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The Cappies is a writing and awards program that trains high school theatre and journalism students to be expert writers, critical thinkers, and leaders. Student critics vie to be published in local media outlets by attending productions at other schools and writing critical reviews.


Theatre and journalism students are trained as critics and attend each others shows. Cappies students discuss and learn about theatre production. Throughout the year, newspapers publish the reviews with the students' bylines. At the end of the year, Cappies student critics decide who among their peer performers and technicians should be recognized for awards at the end of the season with glamour and excitement.


Each participating school selects a show to be attended, and also forms a team of 3 to 9 student critics and 2 adult volunteers in the fall. Shows may have between 20 and 90 critics in attendance. Critic teams and mentors gather in a private discussion room to perform pre, mid, and post show discussions. The technical and performance aspects of the show are discussed with provided documentation from the host school.

After each show, with adult oversight, the mentors and program director select the best written reviews to be sent to local press outlets. All the reviews are also sent back to the performing school.

At the end of the season, a Tonys-like celebration occurs, where all nominated shows perform a cutting or the critics' choice song, and the final Cappies awards are presented with a trophy by regional critics and peers.


Best written reviews for “Airness High School Edition ” performed by McLean High School in McLean, Virginia. Reviewed on January 29, 2022.

Ryan Lien

Thomas Jefferson High School for Science and Technology


Six wannabe rock stars walk into a bar. They fit the mold: leather, denim, band shirts. There's just one thing off. There's not a guitar to be seen.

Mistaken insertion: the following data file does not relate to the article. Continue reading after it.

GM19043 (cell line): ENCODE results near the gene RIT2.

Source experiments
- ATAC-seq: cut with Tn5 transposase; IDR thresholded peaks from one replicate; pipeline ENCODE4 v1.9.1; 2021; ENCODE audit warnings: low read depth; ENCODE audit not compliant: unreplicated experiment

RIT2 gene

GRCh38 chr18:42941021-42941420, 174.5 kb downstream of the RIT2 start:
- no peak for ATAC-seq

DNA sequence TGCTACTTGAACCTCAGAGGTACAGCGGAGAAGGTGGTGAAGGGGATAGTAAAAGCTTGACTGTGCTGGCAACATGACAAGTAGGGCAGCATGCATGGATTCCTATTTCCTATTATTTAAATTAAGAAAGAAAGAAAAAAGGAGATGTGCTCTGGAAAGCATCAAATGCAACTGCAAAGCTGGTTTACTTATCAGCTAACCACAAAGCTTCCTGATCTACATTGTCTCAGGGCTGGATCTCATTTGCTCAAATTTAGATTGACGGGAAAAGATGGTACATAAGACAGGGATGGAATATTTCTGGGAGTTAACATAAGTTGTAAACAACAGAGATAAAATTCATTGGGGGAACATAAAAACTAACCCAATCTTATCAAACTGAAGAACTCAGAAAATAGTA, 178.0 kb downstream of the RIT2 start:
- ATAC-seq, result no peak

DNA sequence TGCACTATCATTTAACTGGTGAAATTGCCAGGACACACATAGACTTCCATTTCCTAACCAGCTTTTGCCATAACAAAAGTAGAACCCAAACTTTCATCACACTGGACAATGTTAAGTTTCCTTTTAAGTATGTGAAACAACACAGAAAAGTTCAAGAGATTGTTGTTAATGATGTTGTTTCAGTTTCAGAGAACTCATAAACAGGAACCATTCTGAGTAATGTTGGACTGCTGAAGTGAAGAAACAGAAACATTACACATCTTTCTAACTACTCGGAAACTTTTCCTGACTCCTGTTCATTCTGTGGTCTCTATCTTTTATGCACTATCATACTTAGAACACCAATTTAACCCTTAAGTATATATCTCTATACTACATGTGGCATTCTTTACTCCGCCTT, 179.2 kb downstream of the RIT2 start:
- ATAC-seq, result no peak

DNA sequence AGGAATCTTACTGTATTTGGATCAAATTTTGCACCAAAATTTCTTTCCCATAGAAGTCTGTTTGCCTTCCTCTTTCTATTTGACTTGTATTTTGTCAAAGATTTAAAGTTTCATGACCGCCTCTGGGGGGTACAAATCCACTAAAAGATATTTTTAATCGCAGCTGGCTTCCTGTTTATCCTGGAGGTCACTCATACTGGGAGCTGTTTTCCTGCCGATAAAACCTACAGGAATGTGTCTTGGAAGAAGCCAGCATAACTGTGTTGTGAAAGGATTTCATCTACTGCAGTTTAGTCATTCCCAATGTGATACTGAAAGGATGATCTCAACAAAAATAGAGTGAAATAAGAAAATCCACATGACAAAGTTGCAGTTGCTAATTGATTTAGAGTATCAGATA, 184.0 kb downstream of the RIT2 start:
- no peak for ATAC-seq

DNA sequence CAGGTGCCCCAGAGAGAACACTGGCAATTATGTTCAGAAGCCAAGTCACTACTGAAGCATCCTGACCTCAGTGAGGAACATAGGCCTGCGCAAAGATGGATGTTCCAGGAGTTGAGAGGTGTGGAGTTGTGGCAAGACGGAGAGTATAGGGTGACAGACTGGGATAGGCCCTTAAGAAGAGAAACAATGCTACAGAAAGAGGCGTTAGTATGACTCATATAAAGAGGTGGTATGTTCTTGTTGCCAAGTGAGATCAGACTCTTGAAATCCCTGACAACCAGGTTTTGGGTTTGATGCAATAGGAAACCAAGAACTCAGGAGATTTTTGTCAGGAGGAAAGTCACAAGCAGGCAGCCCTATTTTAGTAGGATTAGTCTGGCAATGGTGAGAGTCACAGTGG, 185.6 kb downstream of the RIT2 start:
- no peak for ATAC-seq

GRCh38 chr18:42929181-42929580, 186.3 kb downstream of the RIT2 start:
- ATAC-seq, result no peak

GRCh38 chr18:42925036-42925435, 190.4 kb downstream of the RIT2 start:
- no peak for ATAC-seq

After its 2019 runs at The Keegan Theater in DC and 1st Stage in Tysons, "Airness" by Chelsea Marcantel has returned to Northern Virginia at McLean High School. The play followed a group of air guitarists as a newcomer joined them and quickly climbed her way to the top of the competition circuit.


While one might think "Airness" demands a loud rock atmosphere, TheatreMcLean performed the show in their smaller Black Box theater, which was dressed as a bar. The decision added an intimacy as the audience sat right next to action, but there was no lack of high amplitude rock n' roll energy.


Playing the lead role of Nina, Jackie Stoll's transition from skepticism to achieving "airness" was smooth and exciting. Stoll's ability to quickly shift gears between upbeat and dramatic scenes anchored the air guitarist ensemble as they blitzed through the story. Out of the bunch, Arielle Else, playing Golden Thunder, stood out. Her big, bubbly persona had the crowd laughing as she bounced around, tearing off jacket after jacket for quick costume changes. But most captivating were her fingers flying across her invisible instrument.


While the air guitarists' chemistry and soloing drew the most attention, the Dark Horse ensemble, draped in cloaks, brought an eeriness to the show's end, with Keira Murphy, playing Dark Horse Announcer, as a hilarious spokesman. Competition announcers throughout brought up the crowd's energy with small yet fun roles. Thomas Shanks, playing San Diego Announcer, and Erin Sharpe, playing National Championship Announcer, especially cranked it to 11, with Sharpe and Kate Fontaine, playing D Vicious, also having a hilariously awkward interview scene.


Creating the noise of a rock n' roll concert in the small setting of a bar was no easy feat, but TheatreMcLean's sound department, headed by Emma Springer, did a wonderful job of boosting the bass without blowing ears out. The bar set, designed by a team lead by Vivian Kreeb, roped the audience into the world of the show with autographed dollar bills and nametags, band posters, and signs stuck to the counter and walls. A working root beer keg also kept glasses filled, adding realism as characters grabbed a drink before their shows and oomph to their anger as they slammed down their glass and spilled over the table. Other technical aspects of the show were also executed meticulously. Stage manager Campbell Al-Khafaji and the rest ensured sound and light cues and a set transition to the National Championship stage worked seamlessly.